Trade-offs between justices, economics, and efficiency
We argue that economics – as the scientific method of analyzing trade-offs – can be helpful (and may even be indispensable) for assessing the trade-off between intergenerational and intragenerational justice. Economic analysis can delineate the “opportunity set” of politics with respect to the two normative objectives of inter- and intragenerational justice, i.e. it can describe which outcomes are feasible in achieving the two objectives in a given context, and which are not. It can distinguish efficient from inefficient uses of instruments of justice. It can identify the “opportunity cost” of attaining one justice to a higher degree, in terms of less achievement of the other. We find that, under very general conditions, (1) efficiency in the use of instruments of justice implies that there is rivalry between the two justices and the opportunity cost of either justice is positive; (2) negative opportunity costs of achieving one justice exist if there is facilitation between the two justices, which can only happen if instruments of justice are used inefficiently; (3) in outcomes of inefficient uses of instruments of justice in the interior of the opportunity set, the two justices are independent of each other and the opportunity cost of either justice is zero.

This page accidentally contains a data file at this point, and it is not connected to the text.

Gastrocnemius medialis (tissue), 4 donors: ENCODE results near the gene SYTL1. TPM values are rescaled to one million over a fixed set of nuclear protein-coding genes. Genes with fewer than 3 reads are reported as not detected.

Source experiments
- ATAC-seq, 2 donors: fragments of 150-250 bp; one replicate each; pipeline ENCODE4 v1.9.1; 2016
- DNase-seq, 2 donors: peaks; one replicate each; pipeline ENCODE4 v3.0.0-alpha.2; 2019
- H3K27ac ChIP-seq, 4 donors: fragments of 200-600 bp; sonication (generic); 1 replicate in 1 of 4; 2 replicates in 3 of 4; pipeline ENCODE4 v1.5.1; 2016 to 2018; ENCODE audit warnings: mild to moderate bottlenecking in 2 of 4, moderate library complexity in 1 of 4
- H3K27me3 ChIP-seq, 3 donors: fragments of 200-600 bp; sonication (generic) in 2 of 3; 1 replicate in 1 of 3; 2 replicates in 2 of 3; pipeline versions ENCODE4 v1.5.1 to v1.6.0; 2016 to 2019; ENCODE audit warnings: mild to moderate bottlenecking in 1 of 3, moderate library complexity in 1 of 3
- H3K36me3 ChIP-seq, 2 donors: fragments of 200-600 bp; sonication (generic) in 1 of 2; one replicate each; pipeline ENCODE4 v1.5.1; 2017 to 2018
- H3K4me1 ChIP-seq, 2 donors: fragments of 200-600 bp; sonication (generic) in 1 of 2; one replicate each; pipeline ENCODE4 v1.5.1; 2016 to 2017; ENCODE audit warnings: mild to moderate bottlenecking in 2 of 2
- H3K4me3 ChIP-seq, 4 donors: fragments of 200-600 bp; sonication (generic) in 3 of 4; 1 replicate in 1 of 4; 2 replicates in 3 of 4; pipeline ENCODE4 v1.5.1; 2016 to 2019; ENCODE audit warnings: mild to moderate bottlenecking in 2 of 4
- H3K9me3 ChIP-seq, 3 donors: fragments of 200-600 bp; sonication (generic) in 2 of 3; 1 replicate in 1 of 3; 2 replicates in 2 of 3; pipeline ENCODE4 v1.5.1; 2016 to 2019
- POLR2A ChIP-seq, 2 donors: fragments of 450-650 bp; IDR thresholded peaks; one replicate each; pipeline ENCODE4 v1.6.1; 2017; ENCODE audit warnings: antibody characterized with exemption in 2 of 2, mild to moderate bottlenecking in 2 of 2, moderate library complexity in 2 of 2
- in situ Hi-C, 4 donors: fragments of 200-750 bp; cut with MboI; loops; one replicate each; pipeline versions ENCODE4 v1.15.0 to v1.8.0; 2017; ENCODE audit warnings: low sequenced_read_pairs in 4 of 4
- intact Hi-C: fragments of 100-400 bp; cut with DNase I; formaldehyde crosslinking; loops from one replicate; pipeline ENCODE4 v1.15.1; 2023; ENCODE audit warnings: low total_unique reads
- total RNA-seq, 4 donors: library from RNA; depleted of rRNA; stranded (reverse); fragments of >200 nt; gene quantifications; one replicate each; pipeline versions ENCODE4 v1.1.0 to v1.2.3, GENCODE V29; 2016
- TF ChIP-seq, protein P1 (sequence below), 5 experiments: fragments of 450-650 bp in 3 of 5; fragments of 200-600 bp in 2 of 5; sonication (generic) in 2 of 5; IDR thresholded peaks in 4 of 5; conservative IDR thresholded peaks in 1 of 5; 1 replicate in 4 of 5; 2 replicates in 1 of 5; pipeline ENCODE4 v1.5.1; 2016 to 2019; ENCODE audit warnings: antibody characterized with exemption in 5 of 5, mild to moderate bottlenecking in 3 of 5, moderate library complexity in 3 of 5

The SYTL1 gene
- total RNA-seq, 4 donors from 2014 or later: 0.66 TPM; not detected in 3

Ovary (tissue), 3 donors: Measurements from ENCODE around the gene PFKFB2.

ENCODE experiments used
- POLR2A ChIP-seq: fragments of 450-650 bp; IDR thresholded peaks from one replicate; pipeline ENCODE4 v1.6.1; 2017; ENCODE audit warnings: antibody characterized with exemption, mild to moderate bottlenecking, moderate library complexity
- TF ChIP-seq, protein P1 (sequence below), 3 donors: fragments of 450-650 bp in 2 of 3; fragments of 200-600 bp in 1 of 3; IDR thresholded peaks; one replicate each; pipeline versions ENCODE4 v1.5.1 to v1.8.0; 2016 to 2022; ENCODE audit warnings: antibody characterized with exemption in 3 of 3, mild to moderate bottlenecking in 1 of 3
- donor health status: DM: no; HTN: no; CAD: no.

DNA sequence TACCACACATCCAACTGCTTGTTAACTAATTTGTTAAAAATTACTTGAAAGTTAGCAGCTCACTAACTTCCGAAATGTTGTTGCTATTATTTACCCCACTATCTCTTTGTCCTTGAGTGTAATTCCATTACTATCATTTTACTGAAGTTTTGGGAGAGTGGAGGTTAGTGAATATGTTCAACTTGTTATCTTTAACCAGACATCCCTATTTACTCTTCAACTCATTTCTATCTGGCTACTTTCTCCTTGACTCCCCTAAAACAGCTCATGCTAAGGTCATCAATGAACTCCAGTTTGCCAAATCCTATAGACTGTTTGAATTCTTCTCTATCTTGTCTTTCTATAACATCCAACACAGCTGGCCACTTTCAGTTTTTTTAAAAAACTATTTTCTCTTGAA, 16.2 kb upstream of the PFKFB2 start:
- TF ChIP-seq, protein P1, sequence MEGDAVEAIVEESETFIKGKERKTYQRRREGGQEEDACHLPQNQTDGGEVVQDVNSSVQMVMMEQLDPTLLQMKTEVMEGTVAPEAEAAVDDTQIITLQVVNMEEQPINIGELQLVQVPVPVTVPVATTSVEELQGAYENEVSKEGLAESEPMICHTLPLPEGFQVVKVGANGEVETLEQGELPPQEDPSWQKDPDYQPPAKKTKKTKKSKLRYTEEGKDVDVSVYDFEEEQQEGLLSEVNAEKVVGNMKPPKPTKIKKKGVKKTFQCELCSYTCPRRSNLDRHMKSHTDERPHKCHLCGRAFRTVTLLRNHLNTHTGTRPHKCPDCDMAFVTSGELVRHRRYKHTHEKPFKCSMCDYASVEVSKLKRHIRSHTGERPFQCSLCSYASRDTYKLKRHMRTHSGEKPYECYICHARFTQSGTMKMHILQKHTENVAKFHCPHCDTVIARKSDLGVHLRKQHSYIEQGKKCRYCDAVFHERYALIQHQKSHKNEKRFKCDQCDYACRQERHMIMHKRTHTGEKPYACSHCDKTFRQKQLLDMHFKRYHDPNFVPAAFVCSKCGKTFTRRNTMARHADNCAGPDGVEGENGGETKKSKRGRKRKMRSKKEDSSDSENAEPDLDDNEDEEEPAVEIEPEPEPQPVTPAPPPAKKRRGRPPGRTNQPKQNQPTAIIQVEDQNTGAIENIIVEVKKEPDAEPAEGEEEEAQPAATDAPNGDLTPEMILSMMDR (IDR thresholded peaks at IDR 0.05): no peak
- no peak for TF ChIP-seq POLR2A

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Working Paper Series in Economics
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"Does Egalitarianism Have a Future?,"
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